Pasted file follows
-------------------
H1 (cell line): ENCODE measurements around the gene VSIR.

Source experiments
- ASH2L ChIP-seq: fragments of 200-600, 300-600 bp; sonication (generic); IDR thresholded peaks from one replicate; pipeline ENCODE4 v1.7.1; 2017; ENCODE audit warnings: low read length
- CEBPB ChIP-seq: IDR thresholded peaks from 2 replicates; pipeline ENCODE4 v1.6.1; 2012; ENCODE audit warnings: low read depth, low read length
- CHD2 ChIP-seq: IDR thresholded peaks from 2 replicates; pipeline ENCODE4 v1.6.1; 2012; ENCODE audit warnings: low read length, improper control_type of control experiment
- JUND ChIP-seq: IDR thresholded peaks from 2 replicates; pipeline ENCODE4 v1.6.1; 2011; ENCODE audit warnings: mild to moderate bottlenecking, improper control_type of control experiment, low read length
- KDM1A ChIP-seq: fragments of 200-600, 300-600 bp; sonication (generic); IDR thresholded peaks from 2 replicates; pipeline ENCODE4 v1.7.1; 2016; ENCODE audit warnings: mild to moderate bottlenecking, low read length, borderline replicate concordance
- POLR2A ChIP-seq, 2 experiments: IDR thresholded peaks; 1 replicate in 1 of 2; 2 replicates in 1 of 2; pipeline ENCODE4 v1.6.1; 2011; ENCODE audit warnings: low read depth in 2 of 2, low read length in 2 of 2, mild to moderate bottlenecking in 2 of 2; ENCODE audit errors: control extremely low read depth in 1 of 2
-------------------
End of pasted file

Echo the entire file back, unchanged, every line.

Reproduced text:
H1 (cell line): ENCODE measurements around the gene VSIR.

Source experiments
- ASH2L ChIP-seq: fragments of 200-600, 300-600 bp; sonication (generic); IDR thresholded peaks from one replicate; pipeline ENCODE4 v1.7.1; 2017; ENCODE audit warnings: low read length
- CEBPB ChIP-seq: IDR thresholded peaks from 2 replicates; pipeline ENCODE4 v1.6.1; 2012; ENCODE audit warnings: low read depth, low read length
- CHD2 ChIP-seq: IDR thresholded peaks from 2 replicates; pipeline ENCODE4 v1.6.1; 2012; ENCODE audit warnings: low read length, improper control_type of control experiment
- JUND ChIP-seq: IDR thresholded peaks from 2 replicates; pipeline ENCODE4 v1.6.1; 2011; ENCODE audit warnings: mild to moderate bottlenecking, improper control_type of control experiment, low read length
- KDM1A ChIP-seq: fragments of 200-600, 300-600 bp; sonication (generic); IDR thresholded peaks from 2 replicates; pipeline ENCODE4 v1.7.1; 2016; ENCODE audit warnings: mild to moderate bottlenecking, low read length, borderline replicate concordance
- POLR2A ChIP-seq, 2 experiments: IDR thresholded peaks; 1 replicate in 1 of 2; 2 replicates in 1 of 2; pipeline ENCODE4 v1.6.1; 2011; ENCODE audit warnings: low read depth in 2 of 2, low read length in 2 of 2, mild to moderate bottlenecking in 2 of 2; ENCODE audit errors: control extremely low read depth in 1 of 2